How are your favorite PoC characters doing so far this season? Have they survived the midseason slaughter (as I am now calling it)?
Stephanie Beatriz of Brooklyn 99 is awesome and blogs for Latina.com and shares her feelings just before she got cast as the second Latina actress on Brooklyn 99--a sight all too rare on TV. Check it out!
“Let’s not pretend we’re there yet,” when it comes to the television industry accurately reflecting the demographics of America, ABC president Paul Lee said at the Television Critics Association press tour Tuesday. “I think we’re taking a very good step along that journey. But to be able to pull this off, you need not just stars on air […] [y]ou need the storytellers and you need the executives. I’m very proud of the fact that if you look at the executives who do development and do programming and marketing, across ABC, it’s a very diverse group of people.
via ABC Heralds Diverse Lineup Of Shows At TCA.
Seems like the president of ABC, Paul Lee isn’t trying to say they’ve reached Diversity (yes, capital D) on TV just yet, despite ABC’s wide selection of both supporting actors, leads, and full series that feature diverse families as the lead (though not sure how I feel about Asian “clan,” you already used family twice, either use three different words for family or all the same. Anyway–). It’s nice to see that ABC isn’t trying to say they’ve won anything or that there isn’t more work to be done. There definitely is.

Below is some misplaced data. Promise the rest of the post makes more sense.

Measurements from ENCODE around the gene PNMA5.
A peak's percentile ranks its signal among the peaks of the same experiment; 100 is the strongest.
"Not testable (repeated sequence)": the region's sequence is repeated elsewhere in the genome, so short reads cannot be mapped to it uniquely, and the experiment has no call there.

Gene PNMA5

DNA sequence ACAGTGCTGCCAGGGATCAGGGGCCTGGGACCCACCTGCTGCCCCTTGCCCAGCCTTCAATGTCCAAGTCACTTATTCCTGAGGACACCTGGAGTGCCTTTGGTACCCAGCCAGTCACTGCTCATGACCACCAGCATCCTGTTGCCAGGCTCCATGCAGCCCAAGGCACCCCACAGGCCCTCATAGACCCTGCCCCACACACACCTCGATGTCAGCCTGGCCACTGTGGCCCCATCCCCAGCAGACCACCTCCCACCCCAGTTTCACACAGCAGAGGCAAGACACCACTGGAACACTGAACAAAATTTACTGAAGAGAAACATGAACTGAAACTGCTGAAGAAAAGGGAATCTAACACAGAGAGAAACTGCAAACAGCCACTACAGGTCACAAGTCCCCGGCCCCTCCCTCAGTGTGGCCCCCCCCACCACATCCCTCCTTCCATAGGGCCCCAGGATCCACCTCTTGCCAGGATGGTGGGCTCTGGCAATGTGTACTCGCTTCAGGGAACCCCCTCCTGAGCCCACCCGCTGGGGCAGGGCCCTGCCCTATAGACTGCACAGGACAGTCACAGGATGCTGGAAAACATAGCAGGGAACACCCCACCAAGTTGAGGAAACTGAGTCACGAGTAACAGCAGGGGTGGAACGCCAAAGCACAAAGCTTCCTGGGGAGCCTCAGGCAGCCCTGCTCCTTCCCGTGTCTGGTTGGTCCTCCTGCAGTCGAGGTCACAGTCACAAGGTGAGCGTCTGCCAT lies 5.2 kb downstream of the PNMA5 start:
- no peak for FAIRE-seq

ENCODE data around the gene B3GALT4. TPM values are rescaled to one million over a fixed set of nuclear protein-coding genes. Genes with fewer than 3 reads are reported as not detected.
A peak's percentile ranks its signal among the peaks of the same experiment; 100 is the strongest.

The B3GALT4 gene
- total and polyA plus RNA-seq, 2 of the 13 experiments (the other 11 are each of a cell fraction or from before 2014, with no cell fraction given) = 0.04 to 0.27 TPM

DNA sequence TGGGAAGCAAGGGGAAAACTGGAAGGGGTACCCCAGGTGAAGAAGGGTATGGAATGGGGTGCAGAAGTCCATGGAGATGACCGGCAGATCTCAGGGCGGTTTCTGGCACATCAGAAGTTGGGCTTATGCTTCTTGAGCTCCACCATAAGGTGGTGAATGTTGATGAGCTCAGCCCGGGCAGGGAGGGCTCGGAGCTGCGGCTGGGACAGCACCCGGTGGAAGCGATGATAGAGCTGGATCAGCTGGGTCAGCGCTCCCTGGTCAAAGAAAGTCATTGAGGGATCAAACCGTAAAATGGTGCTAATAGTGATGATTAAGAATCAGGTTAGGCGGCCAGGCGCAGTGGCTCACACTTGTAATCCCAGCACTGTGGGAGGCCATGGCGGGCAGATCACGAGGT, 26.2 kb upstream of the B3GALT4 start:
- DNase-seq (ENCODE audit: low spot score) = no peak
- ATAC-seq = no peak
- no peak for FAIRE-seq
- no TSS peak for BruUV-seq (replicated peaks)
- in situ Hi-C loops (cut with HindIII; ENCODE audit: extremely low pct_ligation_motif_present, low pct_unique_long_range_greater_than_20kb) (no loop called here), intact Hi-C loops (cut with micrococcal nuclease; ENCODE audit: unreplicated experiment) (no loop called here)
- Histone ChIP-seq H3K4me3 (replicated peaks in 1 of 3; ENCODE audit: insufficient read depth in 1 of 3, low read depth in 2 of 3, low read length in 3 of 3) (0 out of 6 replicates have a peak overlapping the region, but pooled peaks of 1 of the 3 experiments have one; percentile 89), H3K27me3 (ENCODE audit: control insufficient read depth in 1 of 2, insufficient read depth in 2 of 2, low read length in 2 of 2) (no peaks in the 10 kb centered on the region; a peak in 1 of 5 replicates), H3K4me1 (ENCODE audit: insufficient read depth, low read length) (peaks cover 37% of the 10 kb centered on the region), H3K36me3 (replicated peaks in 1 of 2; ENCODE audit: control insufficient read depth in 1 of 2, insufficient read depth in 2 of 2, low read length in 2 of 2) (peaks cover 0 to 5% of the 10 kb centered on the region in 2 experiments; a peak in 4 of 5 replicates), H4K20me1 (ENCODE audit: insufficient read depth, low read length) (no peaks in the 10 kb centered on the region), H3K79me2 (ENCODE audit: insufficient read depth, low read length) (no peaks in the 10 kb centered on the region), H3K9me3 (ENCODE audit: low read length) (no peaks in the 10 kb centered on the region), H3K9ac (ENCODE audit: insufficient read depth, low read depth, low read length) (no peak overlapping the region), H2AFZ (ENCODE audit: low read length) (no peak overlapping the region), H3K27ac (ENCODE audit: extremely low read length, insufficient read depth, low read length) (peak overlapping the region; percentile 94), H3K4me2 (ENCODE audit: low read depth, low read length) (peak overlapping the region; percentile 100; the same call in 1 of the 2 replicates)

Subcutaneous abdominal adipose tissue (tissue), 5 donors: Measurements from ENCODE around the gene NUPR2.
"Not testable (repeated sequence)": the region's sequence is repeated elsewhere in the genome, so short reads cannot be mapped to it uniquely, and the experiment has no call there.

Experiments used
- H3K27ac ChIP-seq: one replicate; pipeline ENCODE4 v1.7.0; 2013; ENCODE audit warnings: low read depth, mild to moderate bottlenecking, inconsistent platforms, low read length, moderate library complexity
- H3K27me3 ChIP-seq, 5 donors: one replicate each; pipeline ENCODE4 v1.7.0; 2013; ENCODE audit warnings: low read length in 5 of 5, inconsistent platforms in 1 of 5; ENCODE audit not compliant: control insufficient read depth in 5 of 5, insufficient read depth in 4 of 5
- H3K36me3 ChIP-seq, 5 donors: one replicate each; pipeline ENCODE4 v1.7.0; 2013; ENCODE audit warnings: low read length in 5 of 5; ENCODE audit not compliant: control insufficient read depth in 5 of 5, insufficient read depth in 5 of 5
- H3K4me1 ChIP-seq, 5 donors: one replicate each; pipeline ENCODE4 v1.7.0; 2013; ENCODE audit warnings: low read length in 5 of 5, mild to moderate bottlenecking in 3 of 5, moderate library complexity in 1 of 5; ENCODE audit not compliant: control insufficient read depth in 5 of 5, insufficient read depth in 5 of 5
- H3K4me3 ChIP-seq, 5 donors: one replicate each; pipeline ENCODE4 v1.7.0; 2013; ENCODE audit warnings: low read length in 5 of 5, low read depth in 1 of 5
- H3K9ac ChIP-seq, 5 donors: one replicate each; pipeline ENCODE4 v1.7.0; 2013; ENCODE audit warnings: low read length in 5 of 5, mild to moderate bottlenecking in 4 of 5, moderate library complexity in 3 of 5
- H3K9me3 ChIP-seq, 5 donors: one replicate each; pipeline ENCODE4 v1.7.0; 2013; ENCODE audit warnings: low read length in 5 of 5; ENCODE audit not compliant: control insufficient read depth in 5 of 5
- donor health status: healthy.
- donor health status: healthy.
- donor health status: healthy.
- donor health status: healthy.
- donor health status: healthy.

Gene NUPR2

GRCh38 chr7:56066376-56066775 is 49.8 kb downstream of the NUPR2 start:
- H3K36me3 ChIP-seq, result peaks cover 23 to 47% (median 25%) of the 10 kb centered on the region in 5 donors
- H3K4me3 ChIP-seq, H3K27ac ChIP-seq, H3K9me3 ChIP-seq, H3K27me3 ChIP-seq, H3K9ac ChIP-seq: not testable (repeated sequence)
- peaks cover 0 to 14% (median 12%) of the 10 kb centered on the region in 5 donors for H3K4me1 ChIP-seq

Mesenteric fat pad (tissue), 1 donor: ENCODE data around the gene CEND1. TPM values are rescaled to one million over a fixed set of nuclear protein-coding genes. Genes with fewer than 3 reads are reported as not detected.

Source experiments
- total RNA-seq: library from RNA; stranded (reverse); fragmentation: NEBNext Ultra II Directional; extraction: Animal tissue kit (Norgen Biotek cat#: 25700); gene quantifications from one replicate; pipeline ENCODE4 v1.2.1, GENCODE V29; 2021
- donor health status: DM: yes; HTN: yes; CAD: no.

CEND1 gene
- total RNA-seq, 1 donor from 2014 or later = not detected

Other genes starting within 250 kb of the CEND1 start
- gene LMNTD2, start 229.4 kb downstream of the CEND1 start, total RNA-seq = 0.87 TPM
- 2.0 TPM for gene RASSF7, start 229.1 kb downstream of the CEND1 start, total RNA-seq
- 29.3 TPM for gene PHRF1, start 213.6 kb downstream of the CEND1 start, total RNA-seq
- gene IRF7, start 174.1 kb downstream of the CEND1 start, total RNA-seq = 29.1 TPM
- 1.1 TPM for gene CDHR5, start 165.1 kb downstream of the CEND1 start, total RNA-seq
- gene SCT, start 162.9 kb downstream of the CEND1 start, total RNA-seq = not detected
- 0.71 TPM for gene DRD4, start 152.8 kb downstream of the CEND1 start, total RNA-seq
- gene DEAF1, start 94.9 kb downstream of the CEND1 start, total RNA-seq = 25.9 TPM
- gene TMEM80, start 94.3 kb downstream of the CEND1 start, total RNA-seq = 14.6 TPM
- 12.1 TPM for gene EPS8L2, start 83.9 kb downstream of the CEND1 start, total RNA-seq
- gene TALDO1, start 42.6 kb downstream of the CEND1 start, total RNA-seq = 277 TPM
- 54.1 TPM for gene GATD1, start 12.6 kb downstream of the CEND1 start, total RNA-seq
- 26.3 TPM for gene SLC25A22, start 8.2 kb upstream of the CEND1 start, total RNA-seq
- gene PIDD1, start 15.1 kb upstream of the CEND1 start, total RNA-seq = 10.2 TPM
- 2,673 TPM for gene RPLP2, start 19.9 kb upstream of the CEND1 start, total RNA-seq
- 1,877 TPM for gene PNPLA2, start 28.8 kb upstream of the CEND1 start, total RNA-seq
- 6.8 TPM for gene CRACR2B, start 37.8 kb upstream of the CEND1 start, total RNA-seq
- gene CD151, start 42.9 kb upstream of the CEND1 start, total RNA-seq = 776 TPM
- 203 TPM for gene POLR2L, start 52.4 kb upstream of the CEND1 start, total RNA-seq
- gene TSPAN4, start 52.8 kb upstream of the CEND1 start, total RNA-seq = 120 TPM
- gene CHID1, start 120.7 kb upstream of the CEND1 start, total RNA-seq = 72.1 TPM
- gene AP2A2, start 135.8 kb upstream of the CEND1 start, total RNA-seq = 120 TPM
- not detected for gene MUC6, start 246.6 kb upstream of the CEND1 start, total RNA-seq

Why it matters that FX’s ‘Tyrant’ didnt cast a Middle Eastern actor in its lead role
Check out this Hit Fix article on new FX show Tyrant and the writer’s concerns about the lead actor, playing a Middle Eastern character, being cast as white.
That, friends, is why it is important that FX is premiering a new drama on Tuesday night in which the main character is an assimilated Middle Eastern man who leaves behind his life in the West and returns to the fictional nation ruled by his family.At least as a log-line, the part of Bassam “Barry” Al-Fayeed in FX’s “Tyrant” may not be unprecedented, but it represents a big enough deviation from the Hollywood norm and from the mainstream TV norm that it’s notable and worth discussion. And that’s why it’s not an insignificant problem that this role, this trailblazing step in Middle Eastern representation is being played by Adam Rayner, an English-born actor who is half-British, half-American and not Middle Eastern in the slightest.
In “Tyrant,” Al-Fayeed’s mother is, indeed, played by Alice Krige. That the potentate of a fictional Middle Eastern country was married to a white woman and had multiple children with her seems like something at least semi-worthy of discussion to me, but it’s never addressed in the first four episodes of “Tyrant.” Her mere presence is mostly an excuse for allowing Adam Rayner to play Bassam Al-Fayeed, as if casting an actor with no Middle Eastern heritage in TV’s only top-of-the-call-sheet Middle Eastern role would be bad, but casting an actor with no Middle Eastern heritage in TV’s only top-of-the-call-sheet *half* Middle Eastern role is totally halal.
#sigh Even when roles are written for diverse characters, they find a way to make it acceptable to cast white instead of searching for someone with a more ethnic background.
You should definitely click through for more, because if I copy and pasted all of the really good points, I would just be copying the whole article. Check it out.
via Why it matters that FX’s ‘Tyrant’ didnt cast a Middle Eastern actor in its lead role.